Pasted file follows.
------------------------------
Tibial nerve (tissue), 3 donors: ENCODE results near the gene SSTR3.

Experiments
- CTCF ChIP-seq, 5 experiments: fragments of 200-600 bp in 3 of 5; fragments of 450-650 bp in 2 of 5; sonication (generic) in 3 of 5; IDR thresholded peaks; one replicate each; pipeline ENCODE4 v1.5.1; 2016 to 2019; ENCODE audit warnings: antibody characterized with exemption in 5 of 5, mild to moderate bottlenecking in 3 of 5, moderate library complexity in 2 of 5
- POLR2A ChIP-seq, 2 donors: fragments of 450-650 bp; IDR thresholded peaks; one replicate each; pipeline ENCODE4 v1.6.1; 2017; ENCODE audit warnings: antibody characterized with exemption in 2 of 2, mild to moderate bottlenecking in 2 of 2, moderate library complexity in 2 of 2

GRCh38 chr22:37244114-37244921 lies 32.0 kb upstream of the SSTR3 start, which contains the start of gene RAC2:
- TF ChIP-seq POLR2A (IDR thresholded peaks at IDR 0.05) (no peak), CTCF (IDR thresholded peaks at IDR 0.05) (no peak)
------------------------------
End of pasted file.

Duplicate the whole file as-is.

Tibial nerve (tissue), 3 donors: ENCODE results near the gene SSTR3.

Experiments
- CTCF ChIP-seq, 5 experiments: fragments of 200-600 bp in 3 of 5; fragments of 450-650 bp in 2 of 5; sonication (generic) in 3 of 5; IDR thresholded peaks; one replicate each; pipeline ENCODE4 v1.5.1; 2016 to 2019; ENCODE audit warnings: antibody characterized with exemption in 5 of 5, mild to moderate bottlenecking in 3 of 5, moderate library complexity in 2 of 5
- POLR2A ChIP-seq, 2 donors: fragments of 450-650 bp; IDR thresholded peaks; one replicate each; pipeline ENCODE4 v1.6.1; 2017; ENCODE audit warnings: antibody characterized with exemption in 2 of 2, mild to moderate bottlenecking in 2 of 2, moderate library complexity in 2 of 2

GRCh38 chr22:37244114-37244921 lies 32.0 kb upstream of the SSTR3 start, which contains the start of gene RAC2:
- TF ChIP-seq POLR2A (IDR thresholded peaks at IDR 0.05) (no peak), CTCF (IDR thresholded peaks at IDR 0.05) (no peak)